Goldilocks is the famously picky young woman who, after despoiling the three bears of their porridge and sitting in all their chairs decided to take a nap.
Goldilocks was very tired by this time, so she went upstairs to the bedroom. She lay down in the first bed, but it was too hard. Then she lay in the second bed, but it was too soft. Then she lay down in the third bed and it was just right.
When people encounter Jesus they have a similar reaction, some find him too hard, that is too judgmental, too much about sin, hell, repentance and change. Others find Jesus too soft for their tastes, that is too much about mercy, forgiveness, grace and second chances. Few find him just right, the perfect blend of hard and soft, judgment and mercy, holiness and love, to be the perfect Savior.
It was true in Jesus’ day. John the Baptizer sends his disciples from prison to question Jesus, asking in effect: “Are you it, or is there someone coming considerably tougher and more take charge than you?” John had preached a hard message and taught that Christ would be even harder on people than he was. “His winnowing fork is in his hand, and he will clear his threshing floor and gather his wheat into the barn, but the chaff he will burn with unquenchable fire.” (Matt. 3:12) Jesus’ ministry of healing the sick seemed all too gentle for the Christ John had wanted.
Others, of course, found Jesus too hard for their tastes, too much about judgment, holiness, the sovereign power of God. When he taught about divine election, for example, saying, “no one can come to me unless it is granted him by the Father,” (John 6:65) it was just too much for some: “After this many of his disciples turned back and no longer walked with him.” (John 6:66)
Jesus complained of the pickiness of his generation, likening them to little children who will neither dance happily nor sing sadly in playground games. “We played the flute for you, and you did not dance; we sang a dirge, and you did not mourn.”(Mat 11:17) They rejected both the hard asceticism they had seen in John the Baptizer and the soft cultural engagement they saw in Jesus. “For John came neither eating nor drinking, and they say, ‘He has a demon.’ The Son of Man came eating and drinking, and they say, ‘Look at him! A glutton and a drunkard, a friend of tax collectors and sinners!’” (Mat 11:18-19 ESV)
This is very easily discernable in our day as well. Christians on the left reject the hard Jesus, the holy, judging Jesus. They want a Jesus who is always only soft and so paint a picture of one who is simply one of the guys, loves everyone and is never offended by any sin. For example, a woman who serves on the staff in one of our denomination’s churches gave a podcast in which she said. “Have you all met God? Do you know him? She’s black. Y’all met God? Have you met God? Do you know Jesus? Jesus is a trans person of color.” For those in this camp, the real Jesus is too hard, so he is reduced to a contemporary version of a soft-hearted, and equally soft-headed liberal.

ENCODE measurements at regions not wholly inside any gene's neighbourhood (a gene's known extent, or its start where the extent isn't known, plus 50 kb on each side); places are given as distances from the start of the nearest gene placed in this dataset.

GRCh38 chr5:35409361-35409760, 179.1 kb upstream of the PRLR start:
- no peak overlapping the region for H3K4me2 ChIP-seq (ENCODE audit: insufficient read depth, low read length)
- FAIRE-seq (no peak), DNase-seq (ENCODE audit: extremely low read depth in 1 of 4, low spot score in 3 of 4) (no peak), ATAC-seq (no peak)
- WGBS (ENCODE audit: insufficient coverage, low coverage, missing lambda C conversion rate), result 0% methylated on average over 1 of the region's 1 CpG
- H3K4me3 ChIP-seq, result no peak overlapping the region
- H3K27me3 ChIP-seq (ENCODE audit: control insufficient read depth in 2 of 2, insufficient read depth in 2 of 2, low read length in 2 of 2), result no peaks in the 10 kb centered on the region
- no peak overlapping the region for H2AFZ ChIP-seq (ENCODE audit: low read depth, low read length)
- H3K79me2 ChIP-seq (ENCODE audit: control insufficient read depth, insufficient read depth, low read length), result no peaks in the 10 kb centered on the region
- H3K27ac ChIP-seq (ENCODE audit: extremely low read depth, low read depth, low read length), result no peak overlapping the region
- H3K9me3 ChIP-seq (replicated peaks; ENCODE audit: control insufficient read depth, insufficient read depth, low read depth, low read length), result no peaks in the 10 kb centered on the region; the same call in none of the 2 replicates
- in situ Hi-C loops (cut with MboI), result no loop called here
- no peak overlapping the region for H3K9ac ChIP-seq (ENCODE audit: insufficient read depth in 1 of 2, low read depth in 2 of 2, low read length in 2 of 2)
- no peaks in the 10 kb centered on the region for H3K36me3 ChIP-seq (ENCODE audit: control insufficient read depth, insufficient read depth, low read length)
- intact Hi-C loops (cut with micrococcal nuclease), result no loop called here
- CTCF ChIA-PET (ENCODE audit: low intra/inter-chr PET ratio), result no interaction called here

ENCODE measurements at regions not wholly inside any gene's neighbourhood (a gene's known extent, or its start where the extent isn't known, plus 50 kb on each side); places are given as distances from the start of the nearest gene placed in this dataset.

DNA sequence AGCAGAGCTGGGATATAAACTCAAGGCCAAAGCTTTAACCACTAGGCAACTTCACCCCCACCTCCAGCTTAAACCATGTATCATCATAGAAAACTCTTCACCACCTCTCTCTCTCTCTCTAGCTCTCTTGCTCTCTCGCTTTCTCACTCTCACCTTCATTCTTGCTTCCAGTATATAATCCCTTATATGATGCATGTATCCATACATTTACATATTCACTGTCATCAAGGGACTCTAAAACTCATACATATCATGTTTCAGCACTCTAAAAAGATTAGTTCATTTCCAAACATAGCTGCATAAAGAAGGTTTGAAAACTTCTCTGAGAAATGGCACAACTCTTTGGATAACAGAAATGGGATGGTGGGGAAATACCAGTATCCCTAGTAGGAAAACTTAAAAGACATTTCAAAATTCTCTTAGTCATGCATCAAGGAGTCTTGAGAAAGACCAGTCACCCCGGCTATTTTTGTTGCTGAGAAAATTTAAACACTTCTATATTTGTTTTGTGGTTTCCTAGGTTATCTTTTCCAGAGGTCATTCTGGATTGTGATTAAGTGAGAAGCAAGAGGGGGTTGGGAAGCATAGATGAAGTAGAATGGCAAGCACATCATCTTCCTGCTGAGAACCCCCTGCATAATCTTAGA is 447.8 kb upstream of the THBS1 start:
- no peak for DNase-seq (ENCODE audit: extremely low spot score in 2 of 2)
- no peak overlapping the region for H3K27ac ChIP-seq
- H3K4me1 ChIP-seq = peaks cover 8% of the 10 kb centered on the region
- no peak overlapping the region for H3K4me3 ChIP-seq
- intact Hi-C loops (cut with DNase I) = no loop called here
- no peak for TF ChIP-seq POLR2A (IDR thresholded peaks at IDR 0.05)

The other side is no better, they find Jesus too soft and so reject his merciful nature. They want a Jesus who is always only hard, and so paint a picture of one who is pure judgment. Perhaps one of the clearest contemporary examples is the Westboro Baptist Church with their, “God hates f–s“ signs. They are the extreme, of course, but less public versions exist everywhere. Parts of the former Moral Majority and a militant anti-everything attitude are seen in the hair-trigger-hatred for all people different from themselves. For those in this camp, the real Jesus is too soft, so he is reduced to a contemporary version of a hard-hearted and equally hard-headed conservative.
We are wrong, however, to reject either aspect of the Lord Jesus. He is our perfect Savior precisely because he is love and holiness, mercy and judgment. Remove either and he would not fit the bill. He must be merciful so we sinners can come and find grace. He must be just so that those who come are protected finally from his enemies, and ours. We need a savior who is both, which is fortunate because, this is the Savior we have, who being both hard and soft, is just right.
I suspect that while most us may not reject outright one aspect of Jesus or the other, we favor one or the other. We lean toward the soft Jesus or the hard Jesus. Do you?
Others may try to find balance by not being very extreme in either category, neither very merciful nor very just, lukewarm, which does nothing to please Jesus. “Hate the sin and love the sinner,” aptly captures what we see of the real Jesus in Scripture. But we in practice try to find balance by eliminating the extremes of love and hate so that we end up living by a different maxim, “Tolerate the sin and tolerate the sinner.” One could never imagine Jesus actually uttering that banality for good reason.
I would like to suggest that the proper balance is found, rather, by being lots of both, as Jesus was, not a little of either. We discovered this in child rearing, as well. To find balance, we did not do a little discipline and a little love, but lots of both, all the time. Our sons have mostly turned out alright for the effort. So, too, in the Christian life, we seek to be very merciful and gracious, yet we are very clear about what is sin, and the consequences of sin, its death, and destruction, thus calling people away from sin to Christ and grace.
Our Savior is both hard and soft, precisely because it is the kind of salvation we need, that is what makes him just right to save. Let’s follow Jesus for who he really is, not what we might wish he were, and following him, become more like him, filled with love and holiness, which makes us all the more, just right.
Author: Dr. Thomas D. Hawkes